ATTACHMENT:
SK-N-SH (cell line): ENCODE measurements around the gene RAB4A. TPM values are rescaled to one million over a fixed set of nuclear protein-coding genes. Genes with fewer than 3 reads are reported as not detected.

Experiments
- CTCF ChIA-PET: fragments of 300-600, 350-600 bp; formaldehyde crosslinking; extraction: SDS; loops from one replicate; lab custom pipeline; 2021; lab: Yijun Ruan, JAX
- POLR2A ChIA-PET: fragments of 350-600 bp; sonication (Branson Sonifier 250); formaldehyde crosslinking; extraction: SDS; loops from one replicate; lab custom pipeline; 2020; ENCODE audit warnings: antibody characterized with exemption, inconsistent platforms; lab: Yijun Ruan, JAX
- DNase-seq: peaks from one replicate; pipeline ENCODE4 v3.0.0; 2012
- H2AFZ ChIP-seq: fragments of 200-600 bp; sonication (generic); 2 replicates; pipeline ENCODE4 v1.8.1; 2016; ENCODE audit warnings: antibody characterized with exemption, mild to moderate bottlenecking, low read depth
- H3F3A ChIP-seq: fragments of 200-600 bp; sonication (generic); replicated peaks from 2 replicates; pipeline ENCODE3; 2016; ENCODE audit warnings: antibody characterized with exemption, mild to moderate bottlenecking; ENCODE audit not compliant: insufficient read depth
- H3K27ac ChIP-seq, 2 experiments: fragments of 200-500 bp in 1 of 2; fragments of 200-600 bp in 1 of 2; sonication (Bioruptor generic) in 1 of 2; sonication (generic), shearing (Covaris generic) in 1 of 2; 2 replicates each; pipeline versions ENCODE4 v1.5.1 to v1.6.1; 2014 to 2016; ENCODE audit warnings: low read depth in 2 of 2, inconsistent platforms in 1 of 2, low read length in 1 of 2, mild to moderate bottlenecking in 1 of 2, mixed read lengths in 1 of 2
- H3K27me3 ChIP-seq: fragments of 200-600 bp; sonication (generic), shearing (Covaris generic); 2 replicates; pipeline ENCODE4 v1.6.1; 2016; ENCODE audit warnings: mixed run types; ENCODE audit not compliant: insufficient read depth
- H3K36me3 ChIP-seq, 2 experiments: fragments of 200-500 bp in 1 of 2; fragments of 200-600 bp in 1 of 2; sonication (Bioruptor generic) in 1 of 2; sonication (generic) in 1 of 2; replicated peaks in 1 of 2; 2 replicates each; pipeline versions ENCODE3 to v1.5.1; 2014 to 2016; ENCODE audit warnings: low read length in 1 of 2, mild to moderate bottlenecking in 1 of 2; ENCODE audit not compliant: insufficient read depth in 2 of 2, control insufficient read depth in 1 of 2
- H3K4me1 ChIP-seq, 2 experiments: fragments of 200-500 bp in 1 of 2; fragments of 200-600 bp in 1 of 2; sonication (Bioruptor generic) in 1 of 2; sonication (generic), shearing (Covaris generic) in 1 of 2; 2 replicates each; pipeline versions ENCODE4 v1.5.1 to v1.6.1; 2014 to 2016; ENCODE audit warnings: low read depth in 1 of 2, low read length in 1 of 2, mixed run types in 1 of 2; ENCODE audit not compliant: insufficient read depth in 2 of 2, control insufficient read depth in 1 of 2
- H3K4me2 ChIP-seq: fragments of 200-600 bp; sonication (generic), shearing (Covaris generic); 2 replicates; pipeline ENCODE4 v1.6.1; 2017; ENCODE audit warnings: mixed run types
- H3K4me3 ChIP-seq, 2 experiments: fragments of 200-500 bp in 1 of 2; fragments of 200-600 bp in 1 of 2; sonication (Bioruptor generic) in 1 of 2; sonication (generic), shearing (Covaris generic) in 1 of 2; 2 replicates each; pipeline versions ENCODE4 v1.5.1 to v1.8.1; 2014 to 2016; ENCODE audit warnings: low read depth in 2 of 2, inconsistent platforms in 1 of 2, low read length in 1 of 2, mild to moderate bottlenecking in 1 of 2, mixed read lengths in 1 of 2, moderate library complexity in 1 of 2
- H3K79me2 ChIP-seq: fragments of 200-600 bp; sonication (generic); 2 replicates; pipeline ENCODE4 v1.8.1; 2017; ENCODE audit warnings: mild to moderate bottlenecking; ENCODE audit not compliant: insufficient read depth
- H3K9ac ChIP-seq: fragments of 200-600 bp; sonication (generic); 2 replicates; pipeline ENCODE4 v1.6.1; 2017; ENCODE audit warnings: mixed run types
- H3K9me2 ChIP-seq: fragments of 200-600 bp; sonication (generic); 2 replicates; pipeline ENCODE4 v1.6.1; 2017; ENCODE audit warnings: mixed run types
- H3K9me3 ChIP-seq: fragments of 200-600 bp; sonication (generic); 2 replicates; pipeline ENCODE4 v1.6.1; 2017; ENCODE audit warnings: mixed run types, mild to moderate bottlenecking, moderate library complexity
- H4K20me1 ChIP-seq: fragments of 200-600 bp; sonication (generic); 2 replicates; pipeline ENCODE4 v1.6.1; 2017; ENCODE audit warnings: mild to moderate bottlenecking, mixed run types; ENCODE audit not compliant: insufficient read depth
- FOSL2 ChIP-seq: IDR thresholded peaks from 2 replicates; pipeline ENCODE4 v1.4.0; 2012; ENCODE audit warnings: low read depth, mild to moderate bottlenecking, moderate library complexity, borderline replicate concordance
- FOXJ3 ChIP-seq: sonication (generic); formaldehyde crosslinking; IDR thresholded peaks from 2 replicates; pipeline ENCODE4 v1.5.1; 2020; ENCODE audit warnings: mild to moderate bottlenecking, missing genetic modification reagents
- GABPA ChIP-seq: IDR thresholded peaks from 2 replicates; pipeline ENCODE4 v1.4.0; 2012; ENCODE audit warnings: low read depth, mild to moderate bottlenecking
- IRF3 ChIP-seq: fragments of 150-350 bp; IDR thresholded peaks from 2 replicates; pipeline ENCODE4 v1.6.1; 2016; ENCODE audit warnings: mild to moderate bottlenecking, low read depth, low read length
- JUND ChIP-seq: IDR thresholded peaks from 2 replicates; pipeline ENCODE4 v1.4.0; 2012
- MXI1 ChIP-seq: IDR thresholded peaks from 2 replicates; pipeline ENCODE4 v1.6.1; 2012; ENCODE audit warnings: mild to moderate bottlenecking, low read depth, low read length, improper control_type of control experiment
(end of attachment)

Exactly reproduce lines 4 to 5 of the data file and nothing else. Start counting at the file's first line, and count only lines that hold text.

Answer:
- POLR2A ChIA-PET: fragments of 350-600 bp; sonication (Branson Sonifier 250); formaldehyde crosslinking; extraction: SDS; loops from one replicate; lab custom pipeline; 2020; ENCODE audit warnings: antibody characterized with exemption, inconsistent platforms; lab: Yijun Ruan, JAX
- DNase-seq: peaks from one replicate; pipeline ENCODE4 v3.0.0; 2012